Scientific Publications

Search and Filter
Last Modified, August 01, 2021
Results per Page: 10
  • 5
  • 10
  • 20
  • 50
  • 100

Cancer screening in the US through the COVID-19 pandemic, recovery, and beyond

Prev Med

2021 John Inadomi; Yingye Zheng

COVID-19 has proved enormously disruptive to the provision of cancer screening, which does not just represent an initial test but an entire process, including risk detection, diagnostic follow-up, and treatment. Successful delivery of services at all points in the process has been negatively affected by the pandemic. There is a void in empirical high-quality evidence to support a specific strategy for administering cancer screening during a pandemic and its resolution phase, but several pragmatic considerations can help guide prioritization efforts. Targeting guideline-eligible people who have never been screened, or those who are significantly out of date with screening, has the potential to maximize benefits now and into the future. Disruptions to care due to the pandemic could represent an unparalleled opportunity to reassess early detection programs towards an explicit, thoughtful, and just prioritization of populations historically experiencing cancer disparities. By focusing screening services on populations that have the most to gain, and by careful and deliberate planning for the period following the pandemic, we can positively affect cancer outcomes for all.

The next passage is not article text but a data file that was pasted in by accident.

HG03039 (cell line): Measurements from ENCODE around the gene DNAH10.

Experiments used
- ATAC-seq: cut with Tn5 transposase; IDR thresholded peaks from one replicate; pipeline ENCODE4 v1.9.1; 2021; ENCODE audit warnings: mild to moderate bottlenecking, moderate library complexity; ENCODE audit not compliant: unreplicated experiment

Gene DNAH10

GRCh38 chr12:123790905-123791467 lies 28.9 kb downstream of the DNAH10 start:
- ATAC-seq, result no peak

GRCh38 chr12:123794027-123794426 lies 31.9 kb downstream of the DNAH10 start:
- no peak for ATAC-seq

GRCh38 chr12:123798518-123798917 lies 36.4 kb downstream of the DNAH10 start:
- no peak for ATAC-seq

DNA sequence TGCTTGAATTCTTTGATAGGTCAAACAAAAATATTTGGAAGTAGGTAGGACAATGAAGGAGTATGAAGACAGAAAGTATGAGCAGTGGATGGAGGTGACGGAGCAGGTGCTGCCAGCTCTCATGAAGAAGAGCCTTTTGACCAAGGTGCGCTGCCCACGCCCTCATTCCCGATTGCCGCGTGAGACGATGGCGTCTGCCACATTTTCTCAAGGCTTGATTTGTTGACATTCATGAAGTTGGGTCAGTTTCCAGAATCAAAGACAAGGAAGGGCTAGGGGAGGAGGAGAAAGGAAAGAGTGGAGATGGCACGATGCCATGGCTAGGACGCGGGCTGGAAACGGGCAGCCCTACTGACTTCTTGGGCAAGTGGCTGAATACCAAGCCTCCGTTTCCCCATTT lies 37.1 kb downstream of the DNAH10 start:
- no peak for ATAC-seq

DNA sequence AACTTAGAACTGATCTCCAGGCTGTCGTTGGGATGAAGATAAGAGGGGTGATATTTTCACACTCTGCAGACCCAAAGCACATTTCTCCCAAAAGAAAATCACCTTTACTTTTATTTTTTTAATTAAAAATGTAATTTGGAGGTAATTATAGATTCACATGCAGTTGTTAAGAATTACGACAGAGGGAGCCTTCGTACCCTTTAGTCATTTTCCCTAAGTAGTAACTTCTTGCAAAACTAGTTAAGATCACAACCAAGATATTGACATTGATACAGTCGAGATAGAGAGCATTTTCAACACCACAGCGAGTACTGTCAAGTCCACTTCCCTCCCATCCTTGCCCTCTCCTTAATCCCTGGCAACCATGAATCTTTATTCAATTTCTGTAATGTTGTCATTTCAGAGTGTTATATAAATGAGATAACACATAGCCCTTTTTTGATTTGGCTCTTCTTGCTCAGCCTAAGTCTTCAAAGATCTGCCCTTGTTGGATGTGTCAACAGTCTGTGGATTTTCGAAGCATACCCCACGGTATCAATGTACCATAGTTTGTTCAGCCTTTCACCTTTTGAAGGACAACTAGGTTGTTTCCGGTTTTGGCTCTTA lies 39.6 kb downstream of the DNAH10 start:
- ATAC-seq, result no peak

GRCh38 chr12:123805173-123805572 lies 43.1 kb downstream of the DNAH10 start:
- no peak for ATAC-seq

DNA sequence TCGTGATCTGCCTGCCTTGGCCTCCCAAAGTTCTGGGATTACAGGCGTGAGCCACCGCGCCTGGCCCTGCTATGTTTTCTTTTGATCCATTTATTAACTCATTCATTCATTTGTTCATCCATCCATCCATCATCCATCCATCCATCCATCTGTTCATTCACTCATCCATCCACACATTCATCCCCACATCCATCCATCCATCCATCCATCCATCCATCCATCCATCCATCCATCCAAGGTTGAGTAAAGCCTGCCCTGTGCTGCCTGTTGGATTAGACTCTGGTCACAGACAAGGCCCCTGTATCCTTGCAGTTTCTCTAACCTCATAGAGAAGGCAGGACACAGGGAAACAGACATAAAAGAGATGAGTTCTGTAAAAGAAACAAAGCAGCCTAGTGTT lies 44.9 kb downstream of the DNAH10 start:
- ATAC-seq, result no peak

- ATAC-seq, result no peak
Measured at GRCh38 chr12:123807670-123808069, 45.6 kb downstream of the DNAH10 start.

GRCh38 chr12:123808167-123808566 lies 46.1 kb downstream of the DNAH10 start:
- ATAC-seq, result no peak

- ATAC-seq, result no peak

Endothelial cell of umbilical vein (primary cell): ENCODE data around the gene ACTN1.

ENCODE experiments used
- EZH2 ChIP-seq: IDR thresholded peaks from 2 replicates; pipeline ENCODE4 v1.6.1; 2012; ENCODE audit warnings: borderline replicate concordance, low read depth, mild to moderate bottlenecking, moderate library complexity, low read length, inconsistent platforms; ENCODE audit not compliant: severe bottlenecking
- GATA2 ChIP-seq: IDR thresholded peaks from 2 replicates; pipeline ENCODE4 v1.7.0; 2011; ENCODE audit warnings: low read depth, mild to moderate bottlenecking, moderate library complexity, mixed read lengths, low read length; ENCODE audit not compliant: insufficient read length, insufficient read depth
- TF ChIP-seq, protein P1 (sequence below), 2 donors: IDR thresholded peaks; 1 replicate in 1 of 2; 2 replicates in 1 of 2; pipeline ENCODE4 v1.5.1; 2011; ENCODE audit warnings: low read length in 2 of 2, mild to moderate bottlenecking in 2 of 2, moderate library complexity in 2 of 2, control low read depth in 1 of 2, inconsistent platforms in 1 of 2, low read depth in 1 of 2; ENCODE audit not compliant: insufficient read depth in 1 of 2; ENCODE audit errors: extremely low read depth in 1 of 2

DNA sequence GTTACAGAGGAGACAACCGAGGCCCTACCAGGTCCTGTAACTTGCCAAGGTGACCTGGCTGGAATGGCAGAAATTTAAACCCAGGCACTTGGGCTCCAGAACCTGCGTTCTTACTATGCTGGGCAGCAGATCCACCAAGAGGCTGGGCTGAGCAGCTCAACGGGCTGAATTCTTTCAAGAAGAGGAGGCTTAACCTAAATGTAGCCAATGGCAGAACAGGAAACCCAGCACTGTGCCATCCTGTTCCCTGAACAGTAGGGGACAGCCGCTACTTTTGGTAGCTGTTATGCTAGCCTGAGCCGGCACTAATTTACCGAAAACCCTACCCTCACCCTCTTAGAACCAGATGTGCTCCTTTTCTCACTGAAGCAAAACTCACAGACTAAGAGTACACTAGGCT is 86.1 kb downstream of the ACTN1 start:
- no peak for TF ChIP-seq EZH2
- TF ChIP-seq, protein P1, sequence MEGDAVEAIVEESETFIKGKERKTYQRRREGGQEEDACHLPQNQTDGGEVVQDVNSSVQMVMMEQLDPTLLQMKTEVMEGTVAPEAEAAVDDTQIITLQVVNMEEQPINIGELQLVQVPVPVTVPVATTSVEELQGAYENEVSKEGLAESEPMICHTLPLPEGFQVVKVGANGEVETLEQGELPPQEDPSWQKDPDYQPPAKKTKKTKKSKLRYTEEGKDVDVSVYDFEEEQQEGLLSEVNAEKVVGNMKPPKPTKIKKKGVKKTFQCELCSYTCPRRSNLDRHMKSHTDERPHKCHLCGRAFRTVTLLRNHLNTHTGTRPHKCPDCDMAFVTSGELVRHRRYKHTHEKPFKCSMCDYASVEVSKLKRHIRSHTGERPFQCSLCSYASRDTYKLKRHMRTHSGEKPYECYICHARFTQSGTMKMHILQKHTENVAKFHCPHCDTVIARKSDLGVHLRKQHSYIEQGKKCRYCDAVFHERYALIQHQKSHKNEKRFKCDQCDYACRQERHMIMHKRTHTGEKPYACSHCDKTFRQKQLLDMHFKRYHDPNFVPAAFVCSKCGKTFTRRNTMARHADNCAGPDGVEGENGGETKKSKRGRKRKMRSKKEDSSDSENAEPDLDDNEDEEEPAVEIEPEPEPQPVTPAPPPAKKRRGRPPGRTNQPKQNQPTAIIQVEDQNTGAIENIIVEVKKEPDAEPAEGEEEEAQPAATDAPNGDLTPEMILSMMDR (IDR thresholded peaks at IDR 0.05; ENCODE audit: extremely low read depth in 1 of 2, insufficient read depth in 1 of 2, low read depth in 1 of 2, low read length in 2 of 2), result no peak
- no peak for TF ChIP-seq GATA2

Germinal center-dependent and -independent memory B cells produced throughout the immune response

J Exp Med

2021 Leonidas Stamatatos